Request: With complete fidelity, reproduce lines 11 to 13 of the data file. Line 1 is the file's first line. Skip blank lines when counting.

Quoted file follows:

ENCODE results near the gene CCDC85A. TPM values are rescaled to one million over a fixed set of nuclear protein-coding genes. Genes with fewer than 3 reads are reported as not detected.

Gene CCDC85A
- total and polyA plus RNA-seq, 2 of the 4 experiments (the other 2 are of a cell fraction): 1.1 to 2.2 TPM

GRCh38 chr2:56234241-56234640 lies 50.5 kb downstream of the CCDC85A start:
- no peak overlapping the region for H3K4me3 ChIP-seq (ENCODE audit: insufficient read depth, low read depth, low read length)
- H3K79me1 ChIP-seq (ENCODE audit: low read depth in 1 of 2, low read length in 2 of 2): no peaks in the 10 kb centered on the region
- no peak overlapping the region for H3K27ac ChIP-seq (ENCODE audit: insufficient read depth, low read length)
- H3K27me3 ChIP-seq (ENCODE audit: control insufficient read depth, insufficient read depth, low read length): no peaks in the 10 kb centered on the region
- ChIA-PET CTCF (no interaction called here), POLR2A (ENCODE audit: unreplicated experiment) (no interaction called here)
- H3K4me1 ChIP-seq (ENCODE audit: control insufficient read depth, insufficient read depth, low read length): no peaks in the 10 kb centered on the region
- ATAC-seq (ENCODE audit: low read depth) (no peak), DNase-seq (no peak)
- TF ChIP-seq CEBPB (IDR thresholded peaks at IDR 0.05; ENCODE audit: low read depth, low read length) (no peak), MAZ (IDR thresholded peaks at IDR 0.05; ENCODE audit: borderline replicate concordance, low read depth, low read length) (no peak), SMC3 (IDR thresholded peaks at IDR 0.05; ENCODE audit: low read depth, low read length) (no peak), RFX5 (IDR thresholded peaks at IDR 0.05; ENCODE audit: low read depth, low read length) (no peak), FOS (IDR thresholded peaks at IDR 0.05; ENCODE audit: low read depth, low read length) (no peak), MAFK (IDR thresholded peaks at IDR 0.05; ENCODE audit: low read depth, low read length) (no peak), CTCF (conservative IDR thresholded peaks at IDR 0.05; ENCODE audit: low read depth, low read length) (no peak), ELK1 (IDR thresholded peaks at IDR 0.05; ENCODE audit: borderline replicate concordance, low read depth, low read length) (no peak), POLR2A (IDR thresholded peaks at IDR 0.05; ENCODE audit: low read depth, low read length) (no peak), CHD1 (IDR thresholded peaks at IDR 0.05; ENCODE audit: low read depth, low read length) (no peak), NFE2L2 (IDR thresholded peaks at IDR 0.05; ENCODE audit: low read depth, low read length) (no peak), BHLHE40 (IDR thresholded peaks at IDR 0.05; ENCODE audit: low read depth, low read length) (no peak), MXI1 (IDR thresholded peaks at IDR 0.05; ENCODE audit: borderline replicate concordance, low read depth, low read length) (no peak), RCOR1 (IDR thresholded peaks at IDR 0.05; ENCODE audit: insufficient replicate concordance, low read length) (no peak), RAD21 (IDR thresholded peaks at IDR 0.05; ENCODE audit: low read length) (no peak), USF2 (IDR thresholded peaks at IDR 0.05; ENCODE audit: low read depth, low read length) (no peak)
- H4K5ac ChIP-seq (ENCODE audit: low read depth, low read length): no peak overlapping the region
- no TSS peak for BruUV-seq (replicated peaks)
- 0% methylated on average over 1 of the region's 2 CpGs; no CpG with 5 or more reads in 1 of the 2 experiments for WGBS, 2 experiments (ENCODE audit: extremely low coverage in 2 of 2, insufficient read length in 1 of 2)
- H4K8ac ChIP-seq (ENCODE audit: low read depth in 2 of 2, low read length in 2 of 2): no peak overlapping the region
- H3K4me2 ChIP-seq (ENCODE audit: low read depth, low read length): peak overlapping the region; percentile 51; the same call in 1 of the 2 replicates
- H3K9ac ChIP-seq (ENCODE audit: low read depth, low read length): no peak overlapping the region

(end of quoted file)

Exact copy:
- ATAC-seq (ENCODE audit: low read depth) (no peak), DNase-seq (no peak)
- TF ChIP-seq CEBPB (IDR thresholded peaks at IDR 0.05; ENCODE audit: low read depth, low read length) (no peak), MAZ (IDR thresholded peaks at IDR 0.05; ENCODE audit: borderline replicate concordance, low read depth, low read length) (no peak), SMC3 (IDR thresholded peaks at IDR 0.05; ENCODE audit: low read depth, low read length) (no peak), RFX5 (IDR thresholded peaks at IDR 0.05; ENCODE audit: low read depth, low read length) (no peak), FOS (IDR thresholded peaks at IDR 0.05; ENCODE audit: low read depth, low read length) (no peak), MAFK (IDR thresholded peaks at IDR 0.05; ENCODE audit: low read depth, low read length) (no peak), CTCF (conservative IDR thresholded peaks at IDR 0.05; ENCODE audit: low read depth, low read length) (no peak), ELK1 (IDR thresholded peaks at IDR 0.05; ENCODE audit: borderline replicate concordance, low read depth, low read length) (no peak), POLR2A (IDR thresholded peaks at IDR 0.05; ENCODE audit: low read depth, low read length) (no peak), CHD1 (IDR thresholded peaks at IDR 0.05; ENCODE audit: low read depth, low read length) (no peak), NFE2L2 (IDR thresholded peaks at IDR 0.05; ENCODE audit: low read depth, low read length) (no peak), BHLHE40 (IDR thresholded peaks at IDR 0.05; ENCODE audit: low read depth, low read length) (no peak), MXI1 (IDR thresholded peaks at IDR 0.05; ENCODE audit: borderline replicate concordance, low read depth, low read length) (no peak), RCOR1 (IDR thresholded peaks at IDR 0.05; ENCODE audit: insufficient replicate concordance, low read length) (no peak), RAD21 (IDR thresholded peaks at IDR 0.05; ENCODE audit: low read length) (no peak), USF2 (IDR thresholded peaks at IDR 0.05; ENCODE audit: low read depth, low read length) (no peak)
- H4K5ac ChIP-seq (ENCODE audit: low read depth, low read length): no peak overlapping the region